University Study Finds That Routinely Watching Television News May Increase Racial Bias
Filed in Research & Studies on June 8, 2015
A new study co-authored by Temple Northup, an assistant professor in the School of Communication at the University of Houston, finds that people who watch a great deal of television news may become more racially biased against African Americans due to overexposure to racial stereotypes.
Participants in the study were given the Implicit Association Test, which is used by psychologists to analyze an individual’s subconscious biases. Participants were also asked to express openly their opinions about African Americans. The survey participants were also asked to relate how often they watched television news.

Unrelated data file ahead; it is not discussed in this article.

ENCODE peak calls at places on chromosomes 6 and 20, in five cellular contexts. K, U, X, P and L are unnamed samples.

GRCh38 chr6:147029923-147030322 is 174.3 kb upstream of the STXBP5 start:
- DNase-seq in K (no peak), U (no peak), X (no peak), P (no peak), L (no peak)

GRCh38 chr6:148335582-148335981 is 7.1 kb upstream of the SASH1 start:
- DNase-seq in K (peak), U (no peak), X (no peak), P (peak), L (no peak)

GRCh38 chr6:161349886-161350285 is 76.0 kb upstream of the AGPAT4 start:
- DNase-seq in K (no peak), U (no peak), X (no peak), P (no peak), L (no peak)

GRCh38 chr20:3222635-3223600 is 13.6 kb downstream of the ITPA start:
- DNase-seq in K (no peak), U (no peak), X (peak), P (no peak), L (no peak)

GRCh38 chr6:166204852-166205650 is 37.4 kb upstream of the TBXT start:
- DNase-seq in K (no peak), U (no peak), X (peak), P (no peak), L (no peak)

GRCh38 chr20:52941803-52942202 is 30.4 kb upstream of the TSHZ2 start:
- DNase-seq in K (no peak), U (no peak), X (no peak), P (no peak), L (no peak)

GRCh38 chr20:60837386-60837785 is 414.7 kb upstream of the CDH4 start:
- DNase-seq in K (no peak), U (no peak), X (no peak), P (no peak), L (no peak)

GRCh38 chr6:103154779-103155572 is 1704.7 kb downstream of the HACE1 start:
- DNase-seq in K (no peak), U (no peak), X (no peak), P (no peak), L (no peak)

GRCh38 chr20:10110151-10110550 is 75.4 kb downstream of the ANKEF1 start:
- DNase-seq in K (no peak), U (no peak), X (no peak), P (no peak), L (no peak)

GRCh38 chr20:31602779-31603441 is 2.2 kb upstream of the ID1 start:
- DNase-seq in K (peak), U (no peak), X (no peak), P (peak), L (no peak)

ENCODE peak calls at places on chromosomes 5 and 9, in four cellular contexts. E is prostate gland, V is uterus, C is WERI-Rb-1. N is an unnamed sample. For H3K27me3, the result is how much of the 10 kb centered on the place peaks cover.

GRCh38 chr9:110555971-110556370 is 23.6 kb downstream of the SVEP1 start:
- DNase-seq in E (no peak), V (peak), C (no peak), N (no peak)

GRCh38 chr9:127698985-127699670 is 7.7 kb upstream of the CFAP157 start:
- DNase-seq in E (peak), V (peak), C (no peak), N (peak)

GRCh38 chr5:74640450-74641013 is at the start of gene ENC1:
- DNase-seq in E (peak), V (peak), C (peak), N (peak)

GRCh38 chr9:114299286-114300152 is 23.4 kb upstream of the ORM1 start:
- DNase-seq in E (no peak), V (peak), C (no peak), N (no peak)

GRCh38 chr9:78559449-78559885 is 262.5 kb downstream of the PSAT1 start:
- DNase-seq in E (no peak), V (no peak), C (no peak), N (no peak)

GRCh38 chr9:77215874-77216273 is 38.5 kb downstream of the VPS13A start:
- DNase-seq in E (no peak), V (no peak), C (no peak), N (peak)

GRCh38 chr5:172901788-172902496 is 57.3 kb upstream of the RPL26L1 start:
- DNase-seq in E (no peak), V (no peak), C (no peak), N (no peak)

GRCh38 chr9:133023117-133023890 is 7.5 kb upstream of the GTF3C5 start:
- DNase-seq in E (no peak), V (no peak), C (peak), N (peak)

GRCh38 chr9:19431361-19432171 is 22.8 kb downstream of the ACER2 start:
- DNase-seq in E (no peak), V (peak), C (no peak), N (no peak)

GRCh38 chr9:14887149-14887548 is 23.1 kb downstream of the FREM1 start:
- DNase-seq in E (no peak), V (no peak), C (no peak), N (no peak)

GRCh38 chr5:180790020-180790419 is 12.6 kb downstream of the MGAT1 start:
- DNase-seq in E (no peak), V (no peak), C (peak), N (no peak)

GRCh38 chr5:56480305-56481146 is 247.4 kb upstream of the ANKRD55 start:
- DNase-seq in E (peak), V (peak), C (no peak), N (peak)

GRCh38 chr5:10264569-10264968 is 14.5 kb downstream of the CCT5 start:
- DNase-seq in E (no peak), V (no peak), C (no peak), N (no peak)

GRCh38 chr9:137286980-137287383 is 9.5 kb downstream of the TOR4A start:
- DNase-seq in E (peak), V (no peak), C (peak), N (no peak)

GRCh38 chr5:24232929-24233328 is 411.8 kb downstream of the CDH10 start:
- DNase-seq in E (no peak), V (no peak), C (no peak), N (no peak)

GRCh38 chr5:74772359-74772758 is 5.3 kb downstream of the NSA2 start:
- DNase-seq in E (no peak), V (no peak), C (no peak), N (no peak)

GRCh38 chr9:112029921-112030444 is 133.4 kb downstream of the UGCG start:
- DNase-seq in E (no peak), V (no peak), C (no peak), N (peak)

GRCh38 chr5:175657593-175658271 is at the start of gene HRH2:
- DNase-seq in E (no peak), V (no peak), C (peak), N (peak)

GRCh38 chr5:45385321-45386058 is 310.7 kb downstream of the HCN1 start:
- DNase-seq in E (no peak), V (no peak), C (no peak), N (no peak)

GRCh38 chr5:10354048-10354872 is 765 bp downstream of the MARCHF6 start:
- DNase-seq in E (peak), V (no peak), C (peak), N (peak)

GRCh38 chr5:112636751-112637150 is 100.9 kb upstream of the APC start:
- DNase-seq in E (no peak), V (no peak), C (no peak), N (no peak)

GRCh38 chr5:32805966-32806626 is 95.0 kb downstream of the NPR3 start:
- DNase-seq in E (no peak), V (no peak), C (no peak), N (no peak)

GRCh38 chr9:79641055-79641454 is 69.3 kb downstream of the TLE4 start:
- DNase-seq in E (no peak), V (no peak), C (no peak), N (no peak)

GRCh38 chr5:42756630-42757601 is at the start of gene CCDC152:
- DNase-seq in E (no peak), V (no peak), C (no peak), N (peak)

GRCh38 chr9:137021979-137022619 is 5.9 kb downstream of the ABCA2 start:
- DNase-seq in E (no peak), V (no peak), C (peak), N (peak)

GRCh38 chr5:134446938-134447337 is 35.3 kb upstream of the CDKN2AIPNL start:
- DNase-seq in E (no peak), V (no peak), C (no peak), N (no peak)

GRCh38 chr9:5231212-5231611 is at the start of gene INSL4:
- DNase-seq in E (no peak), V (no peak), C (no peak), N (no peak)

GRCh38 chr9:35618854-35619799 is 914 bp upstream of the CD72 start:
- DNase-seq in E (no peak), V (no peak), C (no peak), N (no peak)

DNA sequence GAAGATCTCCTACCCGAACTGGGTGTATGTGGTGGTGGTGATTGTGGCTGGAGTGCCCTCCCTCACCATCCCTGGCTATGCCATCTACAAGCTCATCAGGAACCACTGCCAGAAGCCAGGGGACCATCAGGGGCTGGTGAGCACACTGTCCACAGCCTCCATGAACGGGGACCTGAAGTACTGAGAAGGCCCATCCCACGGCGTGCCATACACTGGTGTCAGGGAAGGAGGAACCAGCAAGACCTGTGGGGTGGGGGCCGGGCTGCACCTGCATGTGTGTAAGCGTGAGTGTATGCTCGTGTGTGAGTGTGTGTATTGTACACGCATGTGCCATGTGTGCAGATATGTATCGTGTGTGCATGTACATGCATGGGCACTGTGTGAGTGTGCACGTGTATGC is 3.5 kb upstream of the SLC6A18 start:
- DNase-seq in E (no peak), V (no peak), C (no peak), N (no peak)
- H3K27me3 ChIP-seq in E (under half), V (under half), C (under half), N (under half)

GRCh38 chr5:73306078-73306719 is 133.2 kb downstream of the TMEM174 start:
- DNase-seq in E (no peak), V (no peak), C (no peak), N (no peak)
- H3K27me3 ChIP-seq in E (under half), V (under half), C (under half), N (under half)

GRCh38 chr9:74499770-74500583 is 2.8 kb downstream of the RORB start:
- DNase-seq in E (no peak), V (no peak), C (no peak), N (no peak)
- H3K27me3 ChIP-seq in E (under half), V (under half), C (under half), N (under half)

“Based on the findings from the study, long-term exposure to local television news, wherein African-Americans are depicted frequently and stereotypically as criminals, predicted increased negative implicit attitudes toward African-Americans,” said Dr. Northup. “Viewers who watched more local television news demonstrated more unconscious negative attitudes toward African-Americans.”
The research, “Effects of Long-Term Exposure to News Stereotypes on Implicit and Explicit Attitudes” was published in the International Journal of Communication. It may be downloaded here.